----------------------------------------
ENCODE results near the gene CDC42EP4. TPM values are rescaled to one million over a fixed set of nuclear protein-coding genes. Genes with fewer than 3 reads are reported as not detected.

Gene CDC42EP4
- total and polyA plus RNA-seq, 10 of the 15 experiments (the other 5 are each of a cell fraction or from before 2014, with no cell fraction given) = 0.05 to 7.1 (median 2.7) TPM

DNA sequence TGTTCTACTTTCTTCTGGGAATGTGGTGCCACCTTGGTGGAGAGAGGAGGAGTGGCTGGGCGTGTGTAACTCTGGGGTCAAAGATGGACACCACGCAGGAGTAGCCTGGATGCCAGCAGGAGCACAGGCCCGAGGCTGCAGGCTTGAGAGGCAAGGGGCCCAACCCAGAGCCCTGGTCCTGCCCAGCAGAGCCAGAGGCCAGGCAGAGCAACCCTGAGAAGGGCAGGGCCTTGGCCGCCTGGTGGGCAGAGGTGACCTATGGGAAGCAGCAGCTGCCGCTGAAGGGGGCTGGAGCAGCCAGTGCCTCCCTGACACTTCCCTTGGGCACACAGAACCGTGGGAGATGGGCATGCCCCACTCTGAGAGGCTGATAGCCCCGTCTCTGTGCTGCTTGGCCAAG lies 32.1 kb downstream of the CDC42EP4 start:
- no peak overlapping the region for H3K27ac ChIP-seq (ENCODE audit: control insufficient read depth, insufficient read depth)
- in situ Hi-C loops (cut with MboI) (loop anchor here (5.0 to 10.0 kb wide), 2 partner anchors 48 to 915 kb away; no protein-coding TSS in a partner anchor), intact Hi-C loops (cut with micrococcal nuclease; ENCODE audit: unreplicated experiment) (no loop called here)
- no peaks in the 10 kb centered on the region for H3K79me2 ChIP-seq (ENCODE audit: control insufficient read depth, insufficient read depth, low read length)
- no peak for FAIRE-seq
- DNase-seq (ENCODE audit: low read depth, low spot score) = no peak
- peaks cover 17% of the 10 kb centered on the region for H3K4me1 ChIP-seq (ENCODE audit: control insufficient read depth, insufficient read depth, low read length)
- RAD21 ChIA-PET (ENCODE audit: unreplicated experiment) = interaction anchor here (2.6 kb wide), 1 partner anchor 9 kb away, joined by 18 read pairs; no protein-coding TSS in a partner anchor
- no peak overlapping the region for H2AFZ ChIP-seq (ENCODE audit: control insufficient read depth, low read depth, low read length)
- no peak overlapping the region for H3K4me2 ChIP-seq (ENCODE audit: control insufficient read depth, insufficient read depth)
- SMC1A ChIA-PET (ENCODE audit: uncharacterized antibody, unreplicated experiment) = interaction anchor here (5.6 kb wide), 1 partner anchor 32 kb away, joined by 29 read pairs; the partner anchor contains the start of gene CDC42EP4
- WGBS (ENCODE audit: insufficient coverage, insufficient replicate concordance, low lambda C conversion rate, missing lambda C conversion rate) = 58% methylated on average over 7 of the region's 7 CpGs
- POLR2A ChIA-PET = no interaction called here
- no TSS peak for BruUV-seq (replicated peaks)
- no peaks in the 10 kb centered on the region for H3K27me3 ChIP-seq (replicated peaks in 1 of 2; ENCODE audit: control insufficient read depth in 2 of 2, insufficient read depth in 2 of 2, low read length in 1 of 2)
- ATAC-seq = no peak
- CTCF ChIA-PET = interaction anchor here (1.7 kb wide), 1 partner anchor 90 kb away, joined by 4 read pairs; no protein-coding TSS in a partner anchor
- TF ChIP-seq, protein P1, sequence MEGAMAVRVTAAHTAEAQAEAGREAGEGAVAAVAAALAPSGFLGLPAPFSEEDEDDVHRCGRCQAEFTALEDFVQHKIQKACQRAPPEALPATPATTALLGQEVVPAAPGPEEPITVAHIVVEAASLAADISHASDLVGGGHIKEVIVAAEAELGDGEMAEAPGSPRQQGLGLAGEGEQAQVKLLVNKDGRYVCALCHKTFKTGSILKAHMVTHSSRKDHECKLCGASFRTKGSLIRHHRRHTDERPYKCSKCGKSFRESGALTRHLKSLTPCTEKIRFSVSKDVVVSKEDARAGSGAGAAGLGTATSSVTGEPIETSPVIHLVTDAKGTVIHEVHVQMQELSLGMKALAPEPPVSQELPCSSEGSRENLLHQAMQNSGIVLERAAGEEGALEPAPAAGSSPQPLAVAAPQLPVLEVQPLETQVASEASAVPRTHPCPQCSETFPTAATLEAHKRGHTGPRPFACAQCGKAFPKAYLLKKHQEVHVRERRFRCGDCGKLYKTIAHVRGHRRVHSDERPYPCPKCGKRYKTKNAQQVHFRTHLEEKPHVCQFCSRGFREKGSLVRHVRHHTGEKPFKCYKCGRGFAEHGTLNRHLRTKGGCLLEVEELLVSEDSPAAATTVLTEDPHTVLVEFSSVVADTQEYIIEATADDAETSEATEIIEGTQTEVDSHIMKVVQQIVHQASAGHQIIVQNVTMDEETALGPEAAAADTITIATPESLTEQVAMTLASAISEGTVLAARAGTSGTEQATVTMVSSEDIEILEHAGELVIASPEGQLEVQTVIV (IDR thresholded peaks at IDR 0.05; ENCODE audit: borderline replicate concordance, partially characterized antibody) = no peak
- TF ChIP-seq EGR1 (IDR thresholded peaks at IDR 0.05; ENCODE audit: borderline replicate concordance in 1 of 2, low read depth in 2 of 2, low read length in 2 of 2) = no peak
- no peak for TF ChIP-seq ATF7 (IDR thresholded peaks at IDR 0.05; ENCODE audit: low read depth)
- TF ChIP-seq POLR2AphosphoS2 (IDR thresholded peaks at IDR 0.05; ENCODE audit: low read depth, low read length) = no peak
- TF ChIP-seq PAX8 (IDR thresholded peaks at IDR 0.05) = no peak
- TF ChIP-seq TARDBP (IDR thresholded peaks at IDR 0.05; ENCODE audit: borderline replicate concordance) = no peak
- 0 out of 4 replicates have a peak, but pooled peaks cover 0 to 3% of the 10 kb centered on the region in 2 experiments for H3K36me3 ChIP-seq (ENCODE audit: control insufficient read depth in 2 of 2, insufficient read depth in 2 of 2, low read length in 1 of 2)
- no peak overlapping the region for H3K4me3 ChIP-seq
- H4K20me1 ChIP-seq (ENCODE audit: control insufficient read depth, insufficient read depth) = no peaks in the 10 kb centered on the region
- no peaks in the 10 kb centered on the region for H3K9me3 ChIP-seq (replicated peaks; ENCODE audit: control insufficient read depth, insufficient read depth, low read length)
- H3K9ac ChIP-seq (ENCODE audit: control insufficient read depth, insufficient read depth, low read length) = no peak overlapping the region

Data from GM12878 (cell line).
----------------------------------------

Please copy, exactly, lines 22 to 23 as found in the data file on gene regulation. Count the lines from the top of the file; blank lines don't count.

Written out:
- TF ChIP-seq EGR1 (IDR thresholded peaks at IDR 0.05; ENCODE audit: borderline replicate concordance in 1 of 2, low read depth in 2 of 2, low read length in 2 of 2) = no peak
- no peak for TF ChIP-seq ATF7 (IDR thresholded peaks at IDR 0.05; ENCODE audit: low read depth)